The Respondent alleges that despite the Complainant not being a party to those proceedings, the AAT Litigation is still “in respect of a domain-name dispute that is the subject of the complaint” within the meaning of paragraph 18(a) of the Rules because his original application under the Freedom of Information Act has been published on a website to be found at the disputed domain name and because the Complainant has referred to the Freedom of Information Act application in correspondence that also related to the disputed domain name. It cannot be that mere reference to litigation on a website somehow makes the domain name at which the website is hosted the subject of the litigation. Nor is a reference to a domain name in correspondence that is also about proceedings sufficient to make these proceedings “in respect of a domain-name dispute”. According to the Respondent's own submissions, the AAT Litigation concerns only the access to documents held by the Department. Nothing on the case file suggests that the Administrative Appeals Tribunal has jurisdiction to deal with the disputed domain name. The owner of the disputed domain name is also, by the Respondent's own admission, not subject to the Freedom of Information Act, which the AAT Litigation is based on.
Therefore, the Panel finds that the AAT Litigation is not “in respect of a domain-name dispute that is the subject of the Complaint”. On this basis, the Respondent's request for an adjournment is refused.
If, contrary to this finding, the Panel were to have found that the AAT Litigation is “in respect of a domain-name dispute that is the subject of the Complaint” then the Panel would not have exercised its discretion to suspend or terminate the administrative proceedings, but would have proceeded to a decision in any event for the reasons set out above.
Paragraph 4(a) of the Policy requires the Complainant to prove each and all of the following three elements in order to prevail in these proceedings:
(i) the disputed domain name is identical or confusingly similar to a trade mark or service mark in which the Complainant has rights;
(ii) the Respondent has no rights or legitimate interests in respect of the disputed domain name; and
(iii) the disputed domain name has been registered and is being used in bad faith.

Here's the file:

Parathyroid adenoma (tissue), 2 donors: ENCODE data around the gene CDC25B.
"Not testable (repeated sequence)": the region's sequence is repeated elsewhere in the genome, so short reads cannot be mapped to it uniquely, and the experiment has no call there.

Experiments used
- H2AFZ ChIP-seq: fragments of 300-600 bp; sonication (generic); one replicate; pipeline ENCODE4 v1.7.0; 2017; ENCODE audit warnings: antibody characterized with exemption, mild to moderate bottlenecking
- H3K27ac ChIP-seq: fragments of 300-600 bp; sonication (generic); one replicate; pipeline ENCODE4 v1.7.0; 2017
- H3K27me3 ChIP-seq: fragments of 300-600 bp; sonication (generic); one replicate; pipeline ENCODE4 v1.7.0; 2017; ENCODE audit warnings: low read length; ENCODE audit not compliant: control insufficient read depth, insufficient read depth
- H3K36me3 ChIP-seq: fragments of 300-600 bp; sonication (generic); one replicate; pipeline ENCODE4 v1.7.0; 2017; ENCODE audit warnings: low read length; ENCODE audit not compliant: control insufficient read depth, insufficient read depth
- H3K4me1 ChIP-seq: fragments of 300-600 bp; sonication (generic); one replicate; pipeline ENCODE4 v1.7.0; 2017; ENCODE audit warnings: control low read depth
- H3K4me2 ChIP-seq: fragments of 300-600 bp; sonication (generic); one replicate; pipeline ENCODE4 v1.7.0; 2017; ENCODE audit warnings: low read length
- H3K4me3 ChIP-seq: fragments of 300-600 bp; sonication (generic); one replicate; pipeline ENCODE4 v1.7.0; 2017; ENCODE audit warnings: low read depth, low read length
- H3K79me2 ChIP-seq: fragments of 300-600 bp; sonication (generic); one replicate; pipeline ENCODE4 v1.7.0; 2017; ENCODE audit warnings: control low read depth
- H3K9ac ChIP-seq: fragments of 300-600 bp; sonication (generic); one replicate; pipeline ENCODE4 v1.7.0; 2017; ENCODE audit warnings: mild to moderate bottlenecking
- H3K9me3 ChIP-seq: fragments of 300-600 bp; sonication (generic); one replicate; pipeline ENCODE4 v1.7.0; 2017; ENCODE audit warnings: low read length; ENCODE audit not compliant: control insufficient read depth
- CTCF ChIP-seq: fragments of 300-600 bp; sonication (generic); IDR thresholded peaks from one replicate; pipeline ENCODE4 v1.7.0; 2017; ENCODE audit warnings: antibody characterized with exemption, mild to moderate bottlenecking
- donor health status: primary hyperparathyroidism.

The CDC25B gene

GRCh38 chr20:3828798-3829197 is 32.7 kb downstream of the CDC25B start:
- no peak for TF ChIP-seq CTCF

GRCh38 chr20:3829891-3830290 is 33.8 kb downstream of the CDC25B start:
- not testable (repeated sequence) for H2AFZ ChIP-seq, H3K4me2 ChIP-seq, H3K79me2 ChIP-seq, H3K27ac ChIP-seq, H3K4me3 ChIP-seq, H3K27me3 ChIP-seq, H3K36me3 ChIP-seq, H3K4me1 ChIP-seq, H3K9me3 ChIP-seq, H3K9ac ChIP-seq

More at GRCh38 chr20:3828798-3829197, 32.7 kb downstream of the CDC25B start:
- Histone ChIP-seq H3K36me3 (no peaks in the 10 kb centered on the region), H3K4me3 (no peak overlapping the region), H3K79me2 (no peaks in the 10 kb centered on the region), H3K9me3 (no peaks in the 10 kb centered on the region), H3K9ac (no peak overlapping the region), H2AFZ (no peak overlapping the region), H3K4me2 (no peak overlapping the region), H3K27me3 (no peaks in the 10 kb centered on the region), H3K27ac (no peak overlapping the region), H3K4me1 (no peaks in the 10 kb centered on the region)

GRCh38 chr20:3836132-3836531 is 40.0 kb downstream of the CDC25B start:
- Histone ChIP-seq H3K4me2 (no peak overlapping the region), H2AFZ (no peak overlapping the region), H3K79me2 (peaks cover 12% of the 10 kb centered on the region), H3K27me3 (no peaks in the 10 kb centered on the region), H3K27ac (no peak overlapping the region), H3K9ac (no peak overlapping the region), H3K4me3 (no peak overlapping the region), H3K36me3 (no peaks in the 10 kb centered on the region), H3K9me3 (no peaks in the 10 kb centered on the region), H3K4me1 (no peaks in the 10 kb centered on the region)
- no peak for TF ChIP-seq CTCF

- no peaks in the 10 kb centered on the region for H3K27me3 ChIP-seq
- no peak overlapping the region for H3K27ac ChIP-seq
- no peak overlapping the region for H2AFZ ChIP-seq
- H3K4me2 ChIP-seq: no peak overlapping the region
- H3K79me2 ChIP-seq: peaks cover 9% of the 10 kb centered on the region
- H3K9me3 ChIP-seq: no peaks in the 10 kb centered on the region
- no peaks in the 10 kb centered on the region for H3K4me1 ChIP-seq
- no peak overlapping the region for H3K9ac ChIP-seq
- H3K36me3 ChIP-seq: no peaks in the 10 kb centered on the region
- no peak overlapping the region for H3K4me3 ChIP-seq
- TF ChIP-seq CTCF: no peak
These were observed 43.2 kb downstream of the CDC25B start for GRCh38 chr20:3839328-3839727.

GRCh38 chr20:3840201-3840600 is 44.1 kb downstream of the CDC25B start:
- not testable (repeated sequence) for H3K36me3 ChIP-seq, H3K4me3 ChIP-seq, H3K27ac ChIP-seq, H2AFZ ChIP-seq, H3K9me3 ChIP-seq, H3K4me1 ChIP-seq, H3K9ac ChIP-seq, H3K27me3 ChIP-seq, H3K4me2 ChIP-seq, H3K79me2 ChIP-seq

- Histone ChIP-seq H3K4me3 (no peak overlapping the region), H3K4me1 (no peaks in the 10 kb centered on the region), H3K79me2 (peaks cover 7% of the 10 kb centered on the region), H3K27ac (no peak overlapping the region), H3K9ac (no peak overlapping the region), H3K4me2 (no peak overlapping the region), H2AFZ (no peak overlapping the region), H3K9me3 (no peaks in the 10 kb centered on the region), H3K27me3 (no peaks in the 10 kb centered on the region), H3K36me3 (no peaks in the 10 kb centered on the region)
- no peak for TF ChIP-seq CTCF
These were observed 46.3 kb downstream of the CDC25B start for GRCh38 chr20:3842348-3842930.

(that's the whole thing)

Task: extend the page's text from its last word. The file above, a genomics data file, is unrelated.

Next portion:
The Respondent does not dispute, because he could not, that the Complainant owns registered and other rights in the trade mark TELSTRA.
Previous UDRP panels have held that adding common terms to a registered trade mark and registering the result as a domain name does not mitigate the confusing similarity between the domain name and the mark (Eauto, L.L.C. v. Triple S. Auto Parts d/b/a Kung Fu Yea Enterprises, Inc., WIPO Case No. D2000-0047 and Parfums Christian Dior S.A v. 1 Netpower, Inc., WIPO Case No. D2000-0022).
Indeed, previous panel decisions have applied this reasoning to trade marks registered by the Complainant: Tesltra Corporation Limited v. Adult Web Development and Telstraexposed, WIPO Case No. D2002-0952; Tesltra Corporation Limited v.Peter Yellowlees, WIPO Case No. D2002-0638; Tesltra Corporation Limited v. David John Singh, WIPO Case No. D2002-0260; Tesltra Corporation Limited v. Zanzibar IT Computer Services, WIPO Case No. D2002-0127; and Tesltra Corporation Limited v. Totto Cutugno, WIPO Case No. D2007-1908.
The Panel therefore finds that the addition within the disputed domain name of the common term “team” does not mitigate the confusing similarity of the domain name to the Complainant's trade mark and other rights in TELSTRA.
Further, the Panel finds that the Complainant has rights through extensive use in the term Team Telstra, which term is identical to the disputed domain name.
Accordingly the Panel finds that the Complainant has established element 4(a)(i) of the Policy.
Guidance in relation to establishing rights or legitimate interests is provided in paragraph 4(c) of the Policy. Three circumstances are identified: (i) bona fide prior use; (ii) common association with the domain name; and (iii) legitimate non-commercial use. The Complainant has made a prima facie case that the first two circumstances do not apply. The disputed domain name is not being used by the Respondent in connection with a bona fide offering of goods or services, nor is the Respondent commonly known by the disputed domain name.